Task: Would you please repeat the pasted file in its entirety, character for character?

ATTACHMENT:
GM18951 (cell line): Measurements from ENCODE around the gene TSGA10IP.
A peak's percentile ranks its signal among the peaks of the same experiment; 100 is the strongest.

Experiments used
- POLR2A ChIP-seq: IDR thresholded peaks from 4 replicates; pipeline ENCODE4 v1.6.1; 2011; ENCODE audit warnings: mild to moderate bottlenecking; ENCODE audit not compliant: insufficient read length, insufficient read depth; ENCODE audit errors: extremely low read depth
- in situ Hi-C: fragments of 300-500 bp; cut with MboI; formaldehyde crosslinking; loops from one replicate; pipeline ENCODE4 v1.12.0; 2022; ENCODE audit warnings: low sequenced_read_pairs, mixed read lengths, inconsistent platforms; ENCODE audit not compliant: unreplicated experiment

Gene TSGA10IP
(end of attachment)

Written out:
GM18951 (cell line): Measurements from ENCODE around the gene TSGA10IP.
A peak's percentile ranks its signal among the peaks of the same experiment; 100 is the strongest.

Experiments used
- POLR2A ChIP-seq: IDR thresholded peaks from 4 replicates; pipeline ENCODE4 v1.6.1; 2011; ENCODE audit warnings: mild to moderate bottlenecking; ENCODE audit not compliant: insufficient read length, insufficient read depth; ENCODE audit errors: extremely low read depth
- in situ Hi-C: fragments of 300-500 bp; cut with MboI; formaldehyde crosslinking; loops from one replicate; pipeline ENCODE4 v1.12.0; 2022; ENCODE audit warnings: low sequenced_read_pairs, mixed read lengths, inconsistent platforms; ENCODE audit not compliant: unreplicated experiment

Gene TSGA10IP